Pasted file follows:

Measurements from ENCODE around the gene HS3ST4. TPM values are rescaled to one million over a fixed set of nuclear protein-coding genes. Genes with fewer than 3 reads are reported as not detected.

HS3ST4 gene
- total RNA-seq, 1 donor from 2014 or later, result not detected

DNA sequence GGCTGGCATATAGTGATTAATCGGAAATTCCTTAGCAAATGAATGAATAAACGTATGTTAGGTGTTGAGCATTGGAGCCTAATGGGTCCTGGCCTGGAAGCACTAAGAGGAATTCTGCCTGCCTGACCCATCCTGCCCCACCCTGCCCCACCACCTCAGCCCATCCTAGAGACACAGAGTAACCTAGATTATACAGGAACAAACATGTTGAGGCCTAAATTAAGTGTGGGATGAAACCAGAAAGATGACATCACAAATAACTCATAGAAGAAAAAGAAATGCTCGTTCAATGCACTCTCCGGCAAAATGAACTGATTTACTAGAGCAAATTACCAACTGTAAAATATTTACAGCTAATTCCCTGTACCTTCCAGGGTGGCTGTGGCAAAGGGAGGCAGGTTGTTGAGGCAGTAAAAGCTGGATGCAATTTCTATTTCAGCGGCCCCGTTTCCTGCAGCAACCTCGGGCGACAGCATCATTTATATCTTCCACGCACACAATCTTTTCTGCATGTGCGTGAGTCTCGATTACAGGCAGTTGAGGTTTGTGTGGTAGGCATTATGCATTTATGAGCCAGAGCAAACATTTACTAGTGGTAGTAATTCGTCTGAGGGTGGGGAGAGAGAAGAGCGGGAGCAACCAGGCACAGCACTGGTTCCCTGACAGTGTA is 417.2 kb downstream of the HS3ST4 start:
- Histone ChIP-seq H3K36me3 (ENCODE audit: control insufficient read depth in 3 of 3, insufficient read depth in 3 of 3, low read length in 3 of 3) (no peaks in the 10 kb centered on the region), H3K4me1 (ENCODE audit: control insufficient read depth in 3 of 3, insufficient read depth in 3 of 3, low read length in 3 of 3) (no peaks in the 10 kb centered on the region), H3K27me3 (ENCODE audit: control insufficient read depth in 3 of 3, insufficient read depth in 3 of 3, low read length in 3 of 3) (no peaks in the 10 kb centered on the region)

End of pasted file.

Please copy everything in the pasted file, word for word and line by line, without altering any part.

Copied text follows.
Measurements from ENCODE around the gene HS3ST4. TPM values are rescaled to one million over a fixed set of nuclear protein-coding genes. Genes with fewer than 3 reads are reported as not detected.

HS3ST4 gene
- total RNA-seq, 1 donor from 2014 or later, result not detected

DNA sequence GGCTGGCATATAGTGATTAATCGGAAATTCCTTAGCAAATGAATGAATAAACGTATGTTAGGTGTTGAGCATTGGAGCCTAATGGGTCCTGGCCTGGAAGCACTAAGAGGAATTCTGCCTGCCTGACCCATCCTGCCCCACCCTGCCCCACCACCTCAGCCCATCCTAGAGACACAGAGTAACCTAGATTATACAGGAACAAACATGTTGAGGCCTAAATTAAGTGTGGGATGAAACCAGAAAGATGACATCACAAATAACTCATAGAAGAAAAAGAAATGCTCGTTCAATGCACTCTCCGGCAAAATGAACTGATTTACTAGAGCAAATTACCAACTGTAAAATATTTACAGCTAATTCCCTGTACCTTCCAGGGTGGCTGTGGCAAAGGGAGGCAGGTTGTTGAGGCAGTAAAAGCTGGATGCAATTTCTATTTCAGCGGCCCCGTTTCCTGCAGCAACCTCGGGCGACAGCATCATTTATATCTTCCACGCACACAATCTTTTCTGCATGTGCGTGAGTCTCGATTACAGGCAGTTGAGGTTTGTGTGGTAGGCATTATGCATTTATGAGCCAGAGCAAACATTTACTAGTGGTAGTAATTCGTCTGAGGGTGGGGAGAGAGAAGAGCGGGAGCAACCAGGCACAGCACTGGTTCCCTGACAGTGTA is 417.2 kb downstream of the HS3ST4 start:
- Histone ChIP-seq H3K36me3 (ENCODE audit: control insufficient read depth in 3 of 3, insufficient read depth in 3 of 3, low read length in 3 of 3) (no peaks in the 10 kb centered on the region), H3K4me1 (ENCODE audit: control insufficient read depth in 3 of 3, insufficient read depth in 3 of 3, low read length in 3 of 3) (no peaks in the 10 kb centered on the region), H3K27me3 (ENCODE audit: control insufficient read depth in 3 of 3, insufficient read depth in 3 of 3, low read length in 3 of 3) (no peaks in the 10 kb centered on the region)